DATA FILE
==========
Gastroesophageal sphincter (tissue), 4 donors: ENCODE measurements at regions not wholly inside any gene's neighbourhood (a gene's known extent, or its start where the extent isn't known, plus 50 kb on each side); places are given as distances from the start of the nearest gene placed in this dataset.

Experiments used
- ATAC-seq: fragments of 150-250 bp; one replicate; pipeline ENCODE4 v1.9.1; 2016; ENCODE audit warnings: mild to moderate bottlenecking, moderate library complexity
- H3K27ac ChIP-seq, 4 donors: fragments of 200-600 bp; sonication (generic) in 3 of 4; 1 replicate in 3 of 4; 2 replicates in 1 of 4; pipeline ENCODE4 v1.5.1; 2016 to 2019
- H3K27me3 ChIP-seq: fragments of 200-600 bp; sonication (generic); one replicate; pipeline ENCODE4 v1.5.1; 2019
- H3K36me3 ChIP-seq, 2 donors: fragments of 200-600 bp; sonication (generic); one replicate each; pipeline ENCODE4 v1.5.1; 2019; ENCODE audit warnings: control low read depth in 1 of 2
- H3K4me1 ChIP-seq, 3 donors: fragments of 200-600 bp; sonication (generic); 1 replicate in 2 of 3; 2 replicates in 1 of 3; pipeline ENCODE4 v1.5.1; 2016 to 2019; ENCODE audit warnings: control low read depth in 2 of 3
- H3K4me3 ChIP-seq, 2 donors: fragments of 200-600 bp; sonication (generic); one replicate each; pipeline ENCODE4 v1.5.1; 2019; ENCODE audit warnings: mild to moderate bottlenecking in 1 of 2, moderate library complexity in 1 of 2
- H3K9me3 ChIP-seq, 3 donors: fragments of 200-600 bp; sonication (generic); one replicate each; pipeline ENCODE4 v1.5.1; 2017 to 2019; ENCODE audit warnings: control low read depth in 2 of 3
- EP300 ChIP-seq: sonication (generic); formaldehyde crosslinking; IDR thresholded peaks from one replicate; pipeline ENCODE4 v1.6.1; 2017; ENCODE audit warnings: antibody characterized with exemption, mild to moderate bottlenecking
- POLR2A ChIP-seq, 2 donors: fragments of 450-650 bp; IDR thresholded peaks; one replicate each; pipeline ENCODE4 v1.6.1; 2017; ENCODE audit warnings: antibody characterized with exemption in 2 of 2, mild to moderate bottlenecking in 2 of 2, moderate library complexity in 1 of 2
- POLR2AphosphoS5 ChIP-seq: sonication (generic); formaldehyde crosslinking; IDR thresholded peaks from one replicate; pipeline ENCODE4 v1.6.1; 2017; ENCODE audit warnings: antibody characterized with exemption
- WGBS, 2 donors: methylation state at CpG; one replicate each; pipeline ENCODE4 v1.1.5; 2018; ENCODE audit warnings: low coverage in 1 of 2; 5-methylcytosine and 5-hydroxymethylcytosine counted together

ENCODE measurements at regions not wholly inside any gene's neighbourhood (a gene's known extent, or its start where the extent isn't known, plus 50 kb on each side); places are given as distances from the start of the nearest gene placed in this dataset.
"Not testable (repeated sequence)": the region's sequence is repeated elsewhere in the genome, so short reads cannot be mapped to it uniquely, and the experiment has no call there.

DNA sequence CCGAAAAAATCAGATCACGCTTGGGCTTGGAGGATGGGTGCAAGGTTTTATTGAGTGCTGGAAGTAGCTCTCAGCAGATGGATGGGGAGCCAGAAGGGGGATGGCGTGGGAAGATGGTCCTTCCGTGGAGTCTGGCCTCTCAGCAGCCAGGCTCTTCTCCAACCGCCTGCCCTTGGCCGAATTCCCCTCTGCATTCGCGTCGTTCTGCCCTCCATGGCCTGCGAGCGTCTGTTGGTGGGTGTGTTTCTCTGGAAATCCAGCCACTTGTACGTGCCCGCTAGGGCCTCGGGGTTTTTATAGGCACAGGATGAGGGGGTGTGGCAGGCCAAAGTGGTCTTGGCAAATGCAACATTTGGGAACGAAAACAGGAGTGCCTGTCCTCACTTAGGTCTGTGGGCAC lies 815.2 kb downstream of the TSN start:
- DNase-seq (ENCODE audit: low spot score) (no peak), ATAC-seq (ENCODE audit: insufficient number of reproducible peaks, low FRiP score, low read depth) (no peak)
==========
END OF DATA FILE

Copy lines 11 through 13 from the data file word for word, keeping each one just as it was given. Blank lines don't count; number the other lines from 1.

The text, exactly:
- POLR2A ChIP-seq, 2 donors: fragments of 450-650 bp; IDR thresholded peaks; one replicate each; pipeline ENCODE4 v1.6.1; 2017; ENCODE audit warnings: antibody characterized with exemption in 2 of 2, mild to moderate bottlenecking in 2 of 2, moderate library complexity in 1 of 2
- POLR2AphosphoS5 ChIP-seq: sonication (generic); formaldehyde crosslinking; IDR thresholded peaks from one replicate; pipeline ENCODE4 v1.6.1; 2017; ENCODE audit warnings: antibody characterized with exemption
- WGBS, 2 donors: methylation state at CpG; one replicate each; pipeline ENCODE4 v1.1.5; 2018; ENCODE audit warnings: low coverage in 1 of 2; 5-methylcytosine and 5-hydroxymethylcytosine counted together